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Other Marvel Sitcoms We Could See After WandaVision

WandaVision marks the first of Marvel Studios' slate of programming intended to bring its big screen stars to streaming devices via Disney+, as well as the debut of a brand new format for the company. Yes, Marvel looks set to accomplish what Powerless, The Awesomes, and that bananas Justice League show from the '90s only dreamed of pulling off: the creation of a superhero sitcom with cultural staying power.

This is new ground for the MCU, and it has some fans wondering if it's something that the company will be doing more of in the future. During a press event, the studio's big man Kevin Feige was asked about Marvel's plans, and whether more episodic, slightly goofier fare was in the cards. "We'll see," Feige responded. "This was our test run." The studio president went on to note that the process of even pitching the series was a long one, since "the idea always was, yes, to do something that could not be done as a feature that plays with the format and plays with the medium."

That said, if WandaVision pans out — and early reviews seem to imply that it will — Marvel still has plenty of material that would fit the format like a glove.

Damage Control: Practical and fun!

WandaVision won't represent the first time that the studio has dipped its toe in the water of the sitcom genre. Back in 2015, ABC announced that they'd ordered a Damage Control adaptation in single-camera comedy format, but a final project failed to coalesce.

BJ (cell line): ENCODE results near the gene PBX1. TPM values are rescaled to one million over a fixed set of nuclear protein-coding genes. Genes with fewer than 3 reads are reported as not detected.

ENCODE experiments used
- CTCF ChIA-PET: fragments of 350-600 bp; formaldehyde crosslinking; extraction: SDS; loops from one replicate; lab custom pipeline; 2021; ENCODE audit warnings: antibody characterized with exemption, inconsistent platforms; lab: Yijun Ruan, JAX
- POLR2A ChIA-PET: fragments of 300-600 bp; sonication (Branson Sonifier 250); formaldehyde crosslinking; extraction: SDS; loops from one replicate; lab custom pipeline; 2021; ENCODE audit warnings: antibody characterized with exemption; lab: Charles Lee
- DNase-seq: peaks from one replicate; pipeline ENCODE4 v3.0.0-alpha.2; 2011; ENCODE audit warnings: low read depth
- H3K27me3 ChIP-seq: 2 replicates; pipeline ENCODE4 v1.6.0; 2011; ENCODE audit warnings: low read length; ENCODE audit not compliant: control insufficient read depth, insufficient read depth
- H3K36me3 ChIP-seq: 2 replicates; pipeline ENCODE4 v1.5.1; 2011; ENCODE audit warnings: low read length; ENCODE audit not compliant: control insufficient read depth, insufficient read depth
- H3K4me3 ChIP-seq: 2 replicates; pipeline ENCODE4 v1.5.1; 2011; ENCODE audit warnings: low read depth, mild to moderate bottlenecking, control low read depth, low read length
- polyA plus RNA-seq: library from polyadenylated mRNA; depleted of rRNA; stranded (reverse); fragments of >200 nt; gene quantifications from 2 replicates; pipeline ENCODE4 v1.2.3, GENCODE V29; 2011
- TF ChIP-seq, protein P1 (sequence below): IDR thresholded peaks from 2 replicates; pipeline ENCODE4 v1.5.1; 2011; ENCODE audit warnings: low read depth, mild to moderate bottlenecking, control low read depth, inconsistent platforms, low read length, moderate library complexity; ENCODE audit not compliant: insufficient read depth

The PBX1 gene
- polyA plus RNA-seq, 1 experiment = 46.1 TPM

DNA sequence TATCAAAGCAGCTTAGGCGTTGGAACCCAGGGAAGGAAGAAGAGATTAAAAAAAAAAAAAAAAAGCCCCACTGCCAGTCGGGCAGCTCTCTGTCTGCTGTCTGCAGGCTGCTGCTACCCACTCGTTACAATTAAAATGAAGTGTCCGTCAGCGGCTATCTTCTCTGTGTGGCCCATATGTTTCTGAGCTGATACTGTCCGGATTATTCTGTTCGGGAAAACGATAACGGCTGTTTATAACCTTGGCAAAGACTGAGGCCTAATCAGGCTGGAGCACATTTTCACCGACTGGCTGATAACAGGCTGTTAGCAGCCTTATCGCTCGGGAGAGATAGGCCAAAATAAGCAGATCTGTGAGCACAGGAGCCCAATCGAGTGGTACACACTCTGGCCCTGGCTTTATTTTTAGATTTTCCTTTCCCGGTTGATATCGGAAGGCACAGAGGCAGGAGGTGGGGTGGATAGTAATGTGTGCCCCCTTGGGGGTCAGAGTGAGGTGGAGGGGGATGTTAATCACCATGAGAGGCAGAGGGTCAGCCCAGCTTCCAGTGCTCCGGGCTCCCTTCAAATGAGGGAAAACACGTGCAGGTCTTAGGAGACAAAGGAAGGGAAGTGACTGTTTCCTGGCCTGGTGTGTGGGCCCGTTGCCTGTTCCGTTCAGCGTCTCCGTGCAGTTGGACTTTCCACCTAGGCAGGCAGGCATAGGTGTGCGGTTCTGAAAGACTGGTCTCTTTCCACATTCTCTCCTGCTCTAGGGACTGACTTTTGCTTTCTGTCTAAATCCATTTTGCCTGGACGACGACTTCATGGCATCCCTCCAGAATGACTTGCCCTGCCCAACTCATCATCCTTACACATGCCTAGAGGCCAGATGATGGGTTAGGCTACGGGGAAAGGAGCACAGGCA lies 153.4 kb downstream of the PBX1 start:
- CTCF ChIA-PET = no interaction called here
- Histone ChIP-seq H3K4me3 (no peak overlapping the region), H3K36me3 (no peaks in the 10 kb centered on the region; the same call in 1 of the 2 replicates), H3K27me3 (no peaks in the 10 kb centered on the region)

Damage Control was a decidedly bizarre and hilarious idea from the get-go. Debuting in 1988, the title characters were a team of blue collar workers based out of New York City, whose bailiwick was exactly what it says on the bottle: damage control. They were a construction firm specializing in rebuilding the near-daily catastrophic harm inherent in living in a world populated by showboating superhumans.

The exact details of what happened to the proposed sitcom have never been revealed, but there's certainly a trail of breadcrumbs. By late 2016, word on the series, which had been touted as possibly airing sometime that same year, had gone quiet. A year later, Damage Control made their big screen debut in the opening act of Spider-Man: Homecoming, setting Michael Keaton's Vulture on the path to poor life choices. It could be that Marvel brought the hammer down on the series because they saw potential for its characters in the mainstream MCU. An Office-style sitcom would be a great fit for the team, and with two dozen Marvel projects confirmed to be on the way, there'll be plenty of mayhem to keep Damage Control busy.

FF could bring Paul Rudd back to TV screens

Marvel is currently hip deep in the process of making a Hawkeye streaming series, and it looks like it'll be firmly anchored in the award-winning comic book written by Matt Fraction. The saga of Clint Barton, Kate Bishop, and Lucky the Pizza Dog weren't Fraction's only celebrated contributions to the universe, though. Back in 2013, Fraction took on a pair of big projects. The first, helming the Fantastic Four, led to some bonkers interdimensional adventures for Marvel's first family as they set out through the cosmos on a journey of scientific discovery.